In honor of National Bird Day, we’ve rounded up five (count ’em!) of our favorite picture books about birds. Is your favorite bird book listed here?

New Releases from Groundwood for January 2018

New year, new books! Or… new… graphic novel!

THE BREADWINNER: A GRAPHIC NOVEL
By Deborah Ellis

Available Now: The Breadwinner: A Graphic Novel by Deborah Ellis

This beautiful graphic-novel adaptation of The Breadwinner animated film tells the story of eleven-year-old Parvana who must disguise herself as a boy to support her family during the Taliban’s rule in Afghanistan.

Parvana lives with her family in one room of a bombed-out apartment building in Kabul, Afghanistan’s capital city. Parvana’s father — a history teacher until his school was bombed and his health destroyed — works from a blanket on the ground in the marketplace, reading letters for people who cannot read or write. One day, he is arrested for having forbidden books, and the family is left without someone who can earn money or even shop for food.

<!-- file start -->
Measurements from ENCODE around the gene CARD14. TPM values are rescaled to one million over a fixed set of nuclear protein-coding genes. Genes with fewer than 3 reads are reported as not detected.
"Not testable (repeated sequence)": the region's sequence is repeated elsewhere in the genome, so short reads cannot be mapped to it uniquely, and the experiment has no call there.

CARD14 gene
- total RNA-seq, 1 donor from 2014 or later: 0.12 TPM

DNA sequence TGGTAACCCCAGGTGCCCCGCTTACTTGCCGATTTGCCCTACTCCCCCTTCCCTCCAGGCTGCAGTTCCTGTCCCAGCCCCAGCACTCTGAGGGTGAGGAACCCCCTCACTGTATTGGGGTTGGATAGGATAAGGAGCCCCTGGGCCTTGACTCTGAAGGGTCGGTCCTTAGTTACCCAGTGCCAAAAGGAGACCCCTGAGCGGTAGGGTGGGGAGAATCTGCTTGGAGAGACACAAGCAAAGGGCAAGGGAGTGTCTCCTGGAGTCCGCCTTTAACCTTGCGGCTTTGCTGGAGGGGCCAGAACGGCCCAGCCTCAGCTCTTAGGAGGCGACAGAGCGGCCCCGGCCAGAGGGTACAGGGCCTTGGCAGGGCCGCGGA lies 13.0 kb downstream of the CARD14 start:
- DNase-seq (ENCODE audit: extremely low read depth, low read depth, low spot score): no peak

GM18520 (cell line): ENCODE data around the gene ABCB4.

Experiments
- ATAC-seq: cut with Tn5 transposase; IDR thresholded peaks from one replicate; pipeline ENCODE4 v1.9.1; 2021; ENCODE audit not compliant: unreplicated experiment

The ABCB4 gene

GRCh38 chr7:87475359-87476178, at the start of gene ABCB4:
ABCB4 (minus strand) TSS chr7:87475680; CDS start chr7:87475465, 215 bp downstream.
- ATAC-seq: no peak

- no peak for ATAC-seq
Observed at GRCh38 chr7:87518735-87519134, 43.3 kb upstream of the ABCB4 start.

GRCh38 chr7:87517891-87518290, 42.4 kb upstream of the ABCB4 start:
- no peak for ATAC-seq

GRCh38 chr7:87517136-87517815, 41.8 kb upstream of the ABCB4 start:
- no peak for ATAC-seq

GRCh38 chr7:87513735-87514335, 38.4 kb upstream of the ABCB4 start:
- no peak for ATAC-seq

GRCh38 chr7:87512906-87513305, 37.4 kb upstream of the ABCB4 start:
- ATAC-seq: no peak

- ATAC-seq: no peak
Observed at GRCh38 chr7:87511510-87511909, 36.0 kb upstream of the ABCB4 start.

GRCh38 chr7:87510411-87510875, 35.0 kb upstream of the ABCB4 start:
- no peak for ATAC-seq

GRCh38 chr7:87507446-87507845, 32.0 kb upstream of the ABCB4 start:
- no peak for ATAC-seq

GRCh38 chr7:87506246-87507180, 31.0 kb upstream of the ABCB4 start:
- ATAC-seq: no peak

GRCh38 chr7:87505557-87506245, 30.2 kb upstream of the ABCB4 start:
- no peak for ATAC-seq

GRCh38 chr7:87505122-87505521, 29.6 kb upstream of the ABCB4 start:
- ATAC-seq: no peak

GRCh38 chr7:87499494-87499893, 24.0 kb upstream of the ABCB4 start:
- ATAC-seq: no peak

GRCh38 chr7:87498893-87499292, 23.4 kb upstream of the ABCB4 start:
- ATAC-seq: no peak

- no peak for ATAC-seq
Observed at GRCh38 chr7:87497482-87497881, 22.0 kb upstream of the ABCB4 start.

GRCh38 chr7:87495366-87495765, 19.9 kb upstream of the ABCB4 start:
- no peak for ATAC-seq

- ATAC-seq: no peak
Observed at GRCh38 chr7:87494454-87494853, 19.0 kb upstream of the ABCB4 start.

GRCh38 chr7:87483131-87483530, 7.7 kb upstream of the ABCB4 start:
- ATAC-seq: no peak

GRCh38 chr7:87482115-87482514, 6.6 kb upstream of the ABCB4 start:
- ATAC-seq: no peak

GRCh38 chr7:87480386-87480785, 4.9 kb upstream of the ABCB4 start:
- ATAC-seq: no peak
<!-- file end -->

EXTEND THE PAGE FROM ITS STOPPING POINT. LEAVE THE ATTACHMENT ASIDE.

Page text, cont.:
As conditions for the family grow desperate, only one solution emerges. Forbidden to earn money as a girl, Parvana must transform herself into a boy, and become the breadwinner.

Readers will want to linger over this powerful graphic novel with its striking art and inspiring story.

Sheila Barry

Sheila Barry

We have the painful news to share that Groundwood Books Publisher Sheila Barry died last night. Sheila died at Mt Sinai Hospital in Toronto, of complications following her treatment for cancer.

Sheila had her family and her friends close by her through her illness, and close by her at the end. She died surrounded by those dearest to her.

As she did her whole life, Sheila brought happiness and laughter and thoughtfulness and love to all of us here. She was such a valued colleague. And Sheila was a great publisher – influential in ways large and small. The legacy of books she leaves will run far into the future.

We hold Sheila in our minds as the most wonderful example of a truly good person, one who had such a positive effect on so many people. We will miss her terribly.

A memorial service is being planned, and we will share information when we receive it.

Here are some of our favourite blog posts written by Sheila

Danielle Daniel on writing music to go with her books